It takes certain qualities to be a freelance writer, but if you’ve determined that you have what it takes, the next step is getting started. Here are a few practical and critical things to do as you break into a competitive, oversaturated field:
- Don’t be too proud to ask for help
- Constantly build your portfolio
- Finding clients is a priority
- Determine a niche and perfect it
- Don’t expect overnight success
Ask for Help
Think about your writing preferences and expertise. Determine your style and niche and then reach out to individuals or clubs for guidance, tips, and even hookups to potential clients and gigs. A simple Google search will point you to such resources. Don’t forget to tap into your social media connections as well. Networking is an invaluable tool in business that you certainly should leverage in freelance writing.
How is Your Portfolio Looking?
So the big question is: How do you start a portfolio if you’ve never written professionally before? When you’re competing against established writers for work, your blank portfolio isn’t going to look to enticing to prospective clients. First, take a look at a few of these sites designed especially to host writers’ portfolios: portfolio sites.
Content pieces that are suitable for inclusion in your portfolio: press releases, web copy, marketing flyers, posters, blog posts, white papers, academia, even creative work. Imagine yourself as a website owner. What would you look for in a freelance writer? You want someone who can demonstrate an understanding of your field, writing skill, comprehension of grammar, and further than that, a proven ability to convert. Include any positive praise or feedback you have received. If you’re just starting out, that may be from professors, but it will still look good to prospective clients.
Next, work your way through this list to start accumulating your best work to put up on your portfolio:
- Seek out opportunities to write for friends or colleagues
- Compile your best academic or personal creative work
- Write mock copy (content you’ve imagined for your client or a made up company)
- Write guest blogs or opinion pieces to submit to online magazines (it doesn’t have to be published to include in your portfolio. It just has to be your original work.)
- Google search pro bono writing jobs and volunteer your writing services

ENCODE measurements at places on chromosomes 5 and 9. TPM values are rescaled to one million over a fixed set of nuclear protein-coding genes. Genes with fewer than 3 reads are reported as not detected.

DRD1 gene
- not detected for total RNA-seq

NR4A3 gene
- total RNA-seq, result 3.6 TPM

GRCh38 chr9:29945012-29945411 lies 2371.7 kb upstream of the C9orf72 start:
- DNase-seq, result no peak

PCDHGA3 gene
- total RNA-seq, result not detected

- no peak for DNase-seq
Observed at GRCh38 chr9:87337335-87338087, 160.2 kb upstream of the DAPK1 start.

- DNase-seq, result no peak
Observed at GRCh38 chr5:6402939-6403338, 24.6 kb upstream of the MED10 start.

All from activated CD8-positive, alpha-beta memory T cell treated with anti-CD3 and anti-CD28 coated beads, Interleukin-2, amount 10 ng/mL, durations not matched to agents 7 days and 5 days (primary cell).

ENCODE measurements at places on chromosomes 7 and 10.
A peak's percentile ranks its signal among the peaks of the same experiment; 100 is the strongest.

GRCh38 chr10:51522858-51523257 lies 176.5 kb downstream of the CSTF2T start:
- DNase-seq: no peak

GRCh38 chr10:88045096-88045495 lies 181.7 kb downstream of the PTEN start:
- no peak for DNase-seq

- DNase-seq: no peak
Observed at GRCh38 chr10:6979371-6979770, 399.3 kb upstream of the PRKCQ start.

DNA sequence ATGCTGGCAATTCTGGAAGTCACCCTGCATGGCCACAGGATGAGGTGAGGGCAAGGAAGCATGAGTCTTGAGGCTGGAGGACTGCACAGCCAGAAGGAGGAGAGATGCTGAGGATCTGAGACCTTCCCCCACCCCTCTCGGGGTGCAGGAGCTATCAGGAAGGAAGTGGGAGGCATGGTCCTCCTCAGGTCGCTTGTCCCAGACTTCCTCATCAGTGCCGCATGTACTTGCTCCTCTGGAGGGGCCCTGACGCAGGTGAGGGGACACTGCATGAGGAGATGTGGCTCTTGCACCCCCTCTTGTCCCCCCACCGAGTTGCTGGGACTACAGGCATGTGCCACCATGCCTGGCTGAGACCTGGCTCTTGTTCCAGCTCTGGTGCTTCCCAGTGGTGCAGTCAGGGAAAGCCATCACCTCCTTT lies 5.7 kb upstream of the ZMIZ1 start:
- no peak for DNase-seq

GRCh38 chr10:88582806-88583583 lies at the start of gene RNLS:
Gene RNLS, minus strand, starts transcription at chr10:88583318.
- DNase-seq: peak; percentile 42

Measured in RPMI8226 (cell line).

Time to Find Some Clients
Determining what you’re worth is important, and don’t sell yourself short. Heavily research freelance writing rates (definitely talk to your new mentor friends about this too), and establish your rate to start charging.
Get used to asking, “Do you know anyone in need of a good writer?” Also, there’s nothing wrong with seeking out exactly what you want to do and write. Now that you have a portfolio, you can reach out to a client you would love to write for and provide them a link to your portfolio. Even if they don’t respond, it was a worth a shot, and the more direct queries you send out, the more chances you’ll have at getting a positive response.
Don’t forget the usual haunts either. They’re worthwhile venues to check out: Craigslist, Idealist, freelancewritinggigs.com, LinkedIn, and eLance.
What’s Your Niche?
Eventually, as you take on more and more gigs, you’re going to start learning about yourself as a writer. You’ll become more and more familiar with the types of gigs you like most and which you do best at. Your portfolio is going to start showing a strong inclination toward a particular vein and you can start directing your search for new gigs in that direction as well. Before you know it, you’ll be a specialist in a particular kind of copy.
Raise your rates, advertise yourself as an expert, and start honing in on the advantages of having a specialty niche.
Overnight Success is a Fluke
Freelance writing isn’t going to be your full-time job right out of the chute. You may not even want it to be, but if you do, set realistic expectations for the income you will be making as you start out. Make plans to supplement and then with hard work, allow yourself to grow. Soon enough, your results will be commensurate with your efforts and you’ll find yourself juggling gigs.
In fact, here are a few tips to stay organized, since at this point in your journey, you’ll be an established freelance writer.
What has been your greatest hang-up in your freelance writing journey? Share in the comments!
Hamill, Kate. “So you want to be a freelance writer.”https://www.freelancersunion.org/blog/2014/09/10/how-to-start-freelance-writer/. (January 23, 2015.)